A master’s in construction management, one of the highest-paying master’s degrees, prepares you for a career as a construction manager. If you’re like many students interested in this field, you might wonder what the difference is between a construction manager and a project manager. Generally, a construction manager has project management responsibilities specific to building and construction efforts, as well as more of a need for specialized knowledge in construction. There is some overlap between the job duties of construction manager and project manager.
The Scope of a Manager’s Job Duties
The biggest difference between a construction manager and a project manager is the scope of their responsibilities. A construction manager is a specialized project manager who works primarily on managing the construction aspects of a project.
Although it can help to consider a construction manager as the manager of the construction site, that doesn’t fully represent all that a construction manager does. Behind the scenes of the construction site, the construction manager also has responsibilities that contribute to a building project getting done on time and within the owner’s budget. This work includes estimating costs, keeping on top of budgets and work scheduling and ensuring compliance with legal regulations, according to the United States Bureau of Labor Statistics (BLS).
The construction of a building is a big project in itself, but if you look at the larger picture, it is typically just one part of a bigger and more complex project. Whether a company is moving to new headquarters or expanding to additional office locations, there’s a lot more to it than just assembling a new building. A project manager is typically the one who coordinates this larger effort, including figuring out what the company needs in its new space, searching for the building site and planning what happens after construction is done.
The project manager will delegate the responsibilities of coordinating and overseeing the construction work to the construction manager. Project managers are also responsible for what happens before the construction manager gets started and after the new building is complete. While the construction manager is selecting materials and setting work timetables, the project manager may oversee plans for packing up and moving the supplies, equipment and furniture in the existing office or acquiring the supplies for the new office.
When problems arise in a project, the nature of the challenge determines who is responsible for solving it. Construction managers respond to issues on the job site, while project managers deal with issues of getting building and interior design plans approved.
The Level of Construction Knowledge Needed
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Since the construction manager’s job is to oversee the work of building the structure, this professional must have more specialized knowledge of the construction process than a project manager. In addition to or instead of a master’s in construction degree, many construction managers have some practical experience working in the construction industry, according to the BLS.
Although you don’t need to be an expert in the techniques of all of the trades and areas of specialization that play a part in the construction process, you should understand what different methods, materials and techniques are used for and how to assess the quality of the work. You also need to understand the time and costs associated with different aspects of the construction process and the challenges that can arise in the course of completing the work.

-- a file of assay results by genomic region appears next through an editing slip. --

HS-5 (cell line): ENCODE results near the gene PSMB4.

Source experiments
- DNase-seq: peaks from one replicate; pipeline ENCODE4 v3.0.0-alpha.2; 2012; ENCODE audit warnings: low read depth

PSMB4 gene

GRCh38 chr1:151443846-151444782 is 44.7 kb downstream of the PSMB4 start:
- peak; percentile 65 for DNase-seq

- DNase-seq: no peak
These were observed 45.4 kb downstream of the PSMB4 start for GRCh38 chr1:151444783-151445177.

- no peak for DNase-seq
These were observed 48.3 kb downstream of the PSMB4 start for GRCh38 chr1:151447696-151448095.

Project managers don’t have to be experts in construction, especially when they have a construction manager to rely on who oversees the construction site. Instead, project management is most closely related to business, and many project managers have an education in business administration. This broad, versatile education often equips students with the skills to manage budgeting, logistics and strategic planning, all of which are valuable in project management.
Although both construction management and project management or general business administration programs cover topics like cost estimating and budgeting, the core coursework in these degree programs is different.
The Overlap Between Construction Management and Project Management
Some delineations between the work of a construction manager and a project manager are clear. A construction manager is the one on the construction site supervising the contractors and skilled trades workers, while the project manager is the one who selects and acquires the site and plans the logistics of utilizing that site after the building is finished. Other aspects of the work can be more difficult to definitively list under one of these job titles. For example, both construction managers and project managers are involved in budgeting and cost estimation.
Certain roles in the construction industry involve a greater mix of construction management and project management job duties and areas of knowledge. Very small projects may have one person responsible for both construction management and project management. Moderate-sized projects will often have distinct construction managers and project managers. Large building projects may have a whole hierarchy of construction managers responsible for different aspects of the project. In this case, all of the lower-level and mid-level construction managers would answer to a senior construction manager who oversees the job site.
Between the construction manager and the project manager, the project manager has more seniority overall, but the construction manager has more direct responsibility on the construction site.